Carbon dioxide (CO2) continues to garner a lot of media and technical attention—both good and bad. I want to look at the global big picture of CO2, more specifically its uses and applications.
Global emissions of CO2 resulting from the use of fossil fuels amount to approximately 35 billion tons per year. How much of this can we capture? How much can we store or sequester? And, perhaps the most important question: How much will it cost and who will pay?
It is the last question that needs some attention and discussion. Anyone conversant with CO2 will quickly tell you that pure sequestration will be difficult and challenging because there are no revenues. It is an area that all mankind should work on. In the short term, carbon capture and storage (CCS) has to be CCUS where the “U” stands for “usage.”
So what are some of the current uses of CO2? They include
- CO2 for enhanced oil and gas recovery
- Commercial use in the fertilizer, polymer, beverage, and liquid-fuel industries
- Biological-activity enhancement
- Mineralization or permanent sequestration in cements
How much of the emitted man-made CO2 can be used with these applications? It is only a very small fraction—by some estimates less than 1%.
Another point to note is that, among these highlighted uses, CO2 enhanced oil recovery (EOR) is by far the most dominant application. We should all play our part in addressing and reducing the challenges associated with the current applications and, most importantly, in developing cost-effective new CO2 use and sequestration technologies. Sequestration of CO2 poses significant challenges. Each and every one of us is obligated to do our small part in ensuring that we address these challenges to the benefit of mankind. Some of the papers that follow address these challenges through demonstration projects. SPE is perfectly placed in terms of providing best practices and a platform for sharing the development and deployment of these innovative technologies.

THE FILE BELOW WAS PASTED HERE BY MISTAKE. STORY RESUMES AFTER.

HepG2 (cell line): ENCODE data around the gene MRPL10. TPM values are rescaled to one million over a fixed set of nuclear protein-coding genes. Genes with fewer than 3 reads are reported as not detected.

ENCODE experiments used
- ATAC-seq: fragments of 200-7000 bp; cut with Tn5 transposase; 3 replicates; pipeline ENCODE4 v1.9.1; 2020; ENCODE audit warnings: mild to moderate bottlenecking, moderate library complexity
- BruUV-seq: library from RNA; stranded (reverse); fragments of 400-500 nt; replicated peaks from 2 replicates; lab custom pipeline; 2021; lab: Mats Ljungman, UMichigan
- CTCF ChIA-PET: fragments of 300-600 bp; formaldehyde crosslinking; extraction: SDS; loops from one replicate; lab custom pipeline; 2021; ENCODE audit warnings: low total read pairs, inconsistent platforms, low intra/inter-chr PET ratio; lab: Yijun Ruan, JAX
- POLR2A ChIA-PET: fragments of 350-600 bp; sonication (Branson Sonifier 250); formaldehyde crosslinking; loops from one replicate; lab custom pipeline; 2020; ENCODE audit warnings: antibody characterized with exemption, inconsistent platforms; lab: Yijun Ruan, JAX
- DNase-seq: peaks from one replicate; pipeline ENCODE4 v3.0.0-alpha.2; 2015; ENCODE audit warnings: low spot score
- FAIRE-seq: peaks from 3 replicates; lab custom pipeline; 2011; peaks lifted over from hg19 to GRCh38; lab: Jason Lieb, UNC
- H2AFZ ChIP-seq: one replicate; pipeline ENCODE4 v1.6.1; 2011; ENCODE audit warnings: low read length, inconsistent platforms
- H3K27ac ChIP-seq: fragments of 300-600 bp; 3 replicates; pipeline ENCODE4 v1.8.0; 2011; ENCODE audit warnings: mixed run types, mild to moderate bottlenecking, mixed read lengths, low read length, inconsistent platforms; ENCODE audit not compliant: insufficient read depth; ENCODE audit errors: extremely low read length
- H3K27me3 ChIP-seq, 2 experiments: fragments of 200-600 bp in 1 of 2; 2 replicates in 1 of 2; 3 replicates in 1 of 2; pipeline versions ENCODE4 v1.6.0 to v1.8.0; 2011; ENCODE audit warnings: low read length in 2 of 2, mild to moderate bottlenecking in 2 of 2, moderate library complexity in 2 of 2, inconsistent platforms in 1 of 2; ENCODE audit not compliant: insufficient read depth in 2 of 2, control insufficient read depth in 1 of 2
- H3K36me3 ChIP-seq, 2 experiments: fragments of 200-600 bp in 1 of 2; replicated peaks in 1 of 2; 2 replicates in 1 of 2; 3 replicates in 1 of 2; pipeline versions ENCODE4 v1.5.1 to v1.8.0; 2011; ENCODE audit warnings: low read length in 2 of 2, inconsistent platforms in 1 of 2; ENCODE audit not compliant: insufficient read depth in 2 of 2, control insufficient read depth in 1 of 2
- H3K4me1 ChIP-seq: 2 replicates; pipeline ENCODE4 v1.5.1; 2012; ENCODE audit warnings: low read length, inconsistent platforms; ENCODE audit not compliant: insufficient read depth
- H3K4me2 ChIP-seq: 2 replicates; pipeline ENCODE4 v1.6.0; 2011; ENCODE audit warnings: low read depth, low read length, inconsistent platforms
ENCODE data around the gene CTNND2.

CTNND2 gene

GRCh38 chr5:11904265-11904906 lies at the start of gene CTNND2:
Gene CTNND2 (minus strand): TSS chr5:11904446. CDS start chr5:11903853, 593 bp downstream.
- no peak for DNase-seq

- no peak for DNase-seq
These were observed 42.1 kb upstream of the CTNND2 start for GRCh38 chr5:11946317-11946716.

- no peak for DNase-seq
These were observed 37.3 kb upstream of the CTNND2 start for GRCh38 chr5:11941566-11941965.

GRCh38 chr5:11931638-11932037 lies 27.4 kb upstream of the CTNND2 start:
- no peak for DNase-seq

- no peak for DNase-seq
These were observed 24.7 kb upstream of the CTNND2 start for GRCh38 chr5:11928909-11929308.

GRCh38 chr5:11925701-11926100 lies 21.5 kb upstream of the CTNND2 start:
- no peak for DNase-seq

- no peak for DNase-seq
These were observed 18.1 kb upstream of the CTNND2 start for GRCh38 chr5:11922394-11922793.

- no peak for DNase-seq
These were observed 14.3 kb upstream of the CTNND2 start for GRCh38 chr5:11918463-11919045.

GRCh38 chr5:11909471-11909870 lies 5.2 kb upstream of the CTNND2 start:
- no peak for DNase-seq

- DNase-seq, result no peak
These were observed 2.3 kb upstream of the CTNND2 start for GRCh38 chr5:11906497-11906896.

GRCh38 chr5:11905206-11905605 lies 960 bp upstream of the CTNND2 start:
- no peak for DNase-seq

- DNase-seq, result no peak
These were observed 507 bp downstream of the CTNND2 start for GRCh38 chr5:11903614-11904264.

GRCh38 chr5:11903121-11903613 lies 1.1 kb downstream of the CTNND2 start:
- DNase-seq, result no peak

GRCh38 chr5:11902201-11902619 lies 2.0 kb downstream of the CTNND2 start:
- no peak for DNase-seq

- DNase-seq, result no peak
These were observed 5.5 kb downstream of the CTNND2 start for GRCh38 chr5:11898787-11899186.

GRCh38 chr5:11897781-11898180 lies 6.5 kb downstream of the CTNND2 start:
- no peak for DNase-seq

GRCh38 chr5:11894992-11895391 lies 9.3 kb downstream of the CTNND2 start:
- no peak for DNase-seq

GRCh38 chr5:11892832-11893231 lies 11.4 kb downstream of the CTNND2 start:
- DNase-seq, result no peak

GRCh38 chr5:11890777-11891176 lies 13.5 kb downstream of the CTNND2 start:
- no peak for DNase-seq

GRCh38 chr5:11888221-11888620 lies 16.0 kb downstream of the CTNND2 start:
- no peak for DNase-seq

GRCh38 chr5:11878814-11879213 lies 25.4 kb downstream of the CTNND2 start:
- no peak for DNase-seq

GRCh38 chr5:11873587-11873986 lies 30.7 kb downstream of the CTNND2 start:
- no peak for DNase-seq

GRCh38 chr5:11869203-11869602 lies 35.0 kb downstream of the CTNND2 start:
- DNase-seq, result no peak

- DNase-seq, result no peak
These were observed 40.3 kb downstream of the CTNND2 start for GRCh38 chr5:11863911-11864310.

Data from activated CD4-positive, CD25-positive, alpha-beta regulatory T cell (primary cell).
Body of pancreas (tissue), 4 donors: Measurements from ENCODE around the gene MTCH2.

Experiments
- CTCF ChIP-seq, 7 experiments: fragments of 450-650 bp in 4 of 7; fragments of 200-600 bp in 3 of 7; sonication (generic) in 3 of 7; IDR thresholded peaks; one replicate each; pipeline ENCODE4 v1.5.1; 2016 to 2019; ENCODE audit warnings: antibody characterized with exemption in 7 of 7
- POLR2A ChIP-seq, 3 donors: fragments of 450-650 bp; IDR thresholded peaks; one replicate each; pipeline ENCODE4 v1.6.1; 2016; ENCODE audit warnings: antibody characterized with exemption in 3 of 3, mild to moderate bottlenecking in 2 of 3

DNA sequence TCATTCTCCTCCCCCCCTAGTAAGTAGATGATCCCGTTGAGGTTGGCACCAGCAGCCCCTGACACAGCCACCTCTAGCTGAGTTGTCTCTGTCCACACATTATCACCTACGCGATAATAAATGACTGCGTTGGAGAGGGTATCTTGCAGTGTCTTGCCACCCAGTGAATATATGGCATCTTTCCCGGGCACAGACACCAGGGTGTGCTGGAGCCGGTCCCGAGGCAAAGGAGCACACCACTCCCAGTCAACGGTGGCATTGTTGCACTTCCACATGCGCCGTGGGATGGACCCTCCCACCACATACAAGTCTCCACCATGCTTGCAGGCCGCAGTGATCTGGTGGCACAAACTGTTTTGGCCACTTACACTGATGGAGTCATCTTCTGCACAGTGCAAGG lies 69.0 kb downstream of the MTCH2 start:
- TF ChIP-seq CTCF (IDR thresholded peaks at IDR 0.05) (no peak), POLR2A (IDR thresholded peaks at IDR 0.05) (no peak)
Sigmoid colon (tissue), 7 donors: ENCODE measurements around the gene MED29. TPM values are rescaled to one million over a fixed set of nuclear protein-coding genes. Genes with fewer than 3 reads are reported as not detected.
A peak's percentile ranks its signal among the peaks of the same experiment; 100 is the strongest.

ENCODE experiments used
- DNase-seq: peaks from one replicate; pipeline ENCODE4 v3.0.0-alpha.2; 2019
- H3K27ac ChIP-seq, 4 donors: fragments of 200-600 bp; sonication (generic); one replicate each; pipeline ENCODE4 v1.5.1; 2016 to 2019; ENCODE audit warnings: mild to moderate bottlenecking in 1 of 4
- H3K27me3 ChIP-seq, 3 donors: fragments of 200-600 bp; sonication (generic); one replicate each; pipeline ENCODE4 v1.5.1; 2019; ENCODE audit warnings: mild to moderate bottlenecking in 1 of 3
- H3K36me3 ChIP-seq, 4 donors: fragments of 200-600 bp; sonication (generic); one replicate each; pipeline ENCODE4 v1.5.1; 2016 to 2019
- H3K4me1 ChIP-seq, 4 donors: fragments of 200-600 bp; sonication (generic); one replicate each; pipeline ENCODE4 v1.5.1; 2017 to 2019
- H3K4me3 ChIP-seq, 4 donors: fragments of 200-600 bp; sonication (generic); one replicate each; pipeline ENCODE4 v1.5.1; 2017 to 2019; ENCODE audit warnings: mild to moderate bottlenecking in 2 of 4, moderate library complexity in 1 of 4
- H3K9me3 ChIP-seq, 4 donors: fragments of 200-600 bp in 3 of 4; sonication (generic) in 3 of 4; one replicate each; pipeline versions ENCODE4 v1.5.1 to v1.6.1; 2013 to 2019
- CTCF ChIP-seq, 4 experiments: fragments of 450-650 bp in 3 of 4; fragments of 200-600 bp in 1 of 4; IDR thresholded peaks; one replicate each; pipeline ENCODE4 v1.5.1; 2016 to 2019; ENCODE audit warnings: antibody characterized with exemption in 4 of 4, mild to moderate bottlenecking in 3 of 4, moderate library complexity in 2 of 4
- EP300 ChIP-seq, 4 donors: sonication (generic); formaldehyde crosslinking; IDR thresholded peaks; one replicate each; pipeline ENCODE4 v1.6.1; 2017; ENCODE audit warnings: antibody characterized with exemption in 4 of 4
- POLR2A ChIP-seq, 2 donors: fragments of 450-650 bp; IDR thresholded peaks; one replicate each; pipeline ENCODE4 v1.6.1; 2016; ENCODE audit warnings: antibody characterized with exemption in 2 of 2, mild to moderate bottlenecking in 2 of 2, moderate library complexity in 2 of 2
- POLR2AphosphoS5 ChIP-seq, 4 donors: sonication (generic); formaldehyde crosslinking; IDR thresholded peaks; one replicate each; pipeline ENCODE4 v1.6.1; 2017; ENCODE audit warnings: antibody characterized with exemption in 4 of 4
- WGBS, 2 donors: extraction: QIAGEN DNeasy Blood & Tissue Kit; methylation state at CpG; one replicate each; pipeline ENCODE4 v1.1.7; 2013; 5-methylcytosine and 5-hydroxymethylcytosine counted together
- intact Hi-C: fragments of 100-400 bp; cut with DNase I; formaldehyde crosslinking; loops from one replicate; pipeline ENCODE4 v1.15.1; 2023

This Month's Technical Papers
Recommended Additional Reading
IPTC 18843 Galvanizing Stakeholder Support for CSS by W. Maas, Shell, et al.
SPE 185033 Permanently Sequester Anthropogenic CO2—Through Hydraulic Fracturing by M.M. Reynolds, Ferus, et al.
SPE/AFRC 2572863 Innovations in Carbon Dioxide Capture and Sequestration for Operations, Engineering, and Technology by Simiyu E. Lilian, Kenyatta University, et al.
Sunil Kokal, SPE, Principal Professional, Saudi Aramco
01 July 2017
A Review of Improved-Oil-Recovery Methods in North American Unconventional Reservoirs
In the complete paper, three stages of review have been combined to find out the applicability of the most-feasible improved-oil-recovery (IOR) methods in North American unconventional reservoirs.
EOR Performance and Modeling
Progress in chemical EOR, from polymer to alkaline/surfactant/polymer, has been significant. Not only are there new chemicals with improved recovery capabilities, but also the cost of the chemicals is being reduced continuously. All those factors led to more operators using chemical EOR.
California Becomes a Proving Ground for Solar EOR Technology
If proven economic, solar EOR technology could represent an environmentally and energy friendly solution for California’s heavy oil producers.
09 February 2018
12 February 2018
09 February 2018
07 February 2018
14 February 2018